An additional analysis using a voxel searchlight technique identified, in each participant, a small set of voxels that exhibited a relatively weaker response to the distractor stimuli (see Methods). However, retraining a classifier on Phase 1 data from only these voxels failed to find any reliable evidence for distraction-resistant representations in the Phase 3 data (data not shown). Any brain region we tested that showed evidence of sustained representation of the task-relevant stimulus during the first half of the delay period also showed a robust neural response to the trial-irrelevant distractors, which in turn suppressed the activity pattern associated with the former. Therefore, despite applying two different classification approaches (from large ROIs that included thousands of voxels and from small searchlight spheres that included tens of voxels), we were unable to find any reliable evidence for distraction-resistant representations of trial-relevant information in the fMRI data.

Discussion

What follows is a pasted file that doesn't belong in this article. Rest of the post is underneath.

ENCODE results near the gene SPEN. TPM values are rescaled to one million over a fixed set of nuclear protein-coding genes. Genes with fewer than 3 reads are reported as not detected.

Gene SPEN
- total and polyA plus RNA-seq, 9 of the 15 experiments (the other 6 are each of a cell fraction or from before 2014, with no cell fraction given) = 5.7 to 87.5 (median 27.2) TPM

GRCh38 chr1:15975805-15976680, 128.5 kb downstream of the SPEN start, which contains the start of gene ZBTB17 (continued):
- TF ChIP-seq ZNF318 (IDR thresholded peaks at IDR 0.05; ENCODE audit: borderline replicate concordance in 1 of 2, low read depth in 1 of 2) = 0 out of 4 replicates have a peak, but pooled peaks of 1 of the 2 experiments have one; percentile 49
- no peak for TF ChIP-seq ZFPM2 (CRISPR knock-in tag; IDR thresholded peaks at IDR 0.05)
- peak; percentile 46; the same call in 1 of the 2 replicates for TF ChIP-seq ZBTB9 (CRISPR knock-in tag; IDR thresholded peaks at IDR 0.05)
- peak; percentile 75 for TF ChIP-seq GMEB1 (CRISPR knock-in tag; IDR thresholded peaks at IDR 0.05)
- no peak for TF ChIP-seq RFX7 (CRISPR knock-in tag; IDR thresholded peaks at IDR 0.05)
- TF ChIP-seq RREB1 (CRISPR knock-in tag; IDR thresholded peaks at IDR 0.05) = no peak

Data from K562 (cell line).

The effects of visual distraction during the delay period of the Phase 3 task were twofold: The pattern of distributed brain activity corresponding to a representation of the trial-relevant stimulus dropped to baseline, and yet there was no loss of recognition accuracy compared with trials without the distraction. This result is intriguing because classifier estimates of category-specific activity have been shown to accurately reflect the strength of neural representation of a specific stimulus (Kuhl, Rissman, Chun, & Wagner, 2011; Newman & Norman, 2010; Quamme, Weiss, & Norman, 2010). A strong interpretation of our results is that the short-term retention of information does not depend on persistent activation of representations of the remembered material. Two methodological issues that may cause concern with this interpretation are as follows: (1) It is unclear whether the pattern classifier was capable of identifying multiple, concurrently active STM representations (if they existed) or whether the results merely reflected a winner-take-all classification outcome. (2) Because the classifier was trained on delay period activity from the Phase 1 data, it may have been unfair to directly compare decoding results for on-screen stimuli (the distractors) with decoding results for remembered stimuli (the targets and their associates), because perceptual stimulation engages the brain more strongly than does STM retention (Serences, Ester, Vogel, & Awh, 2009; Sheth & Shimojo, 2003). Experiment 2, however, was not susceptible to either of these concerns.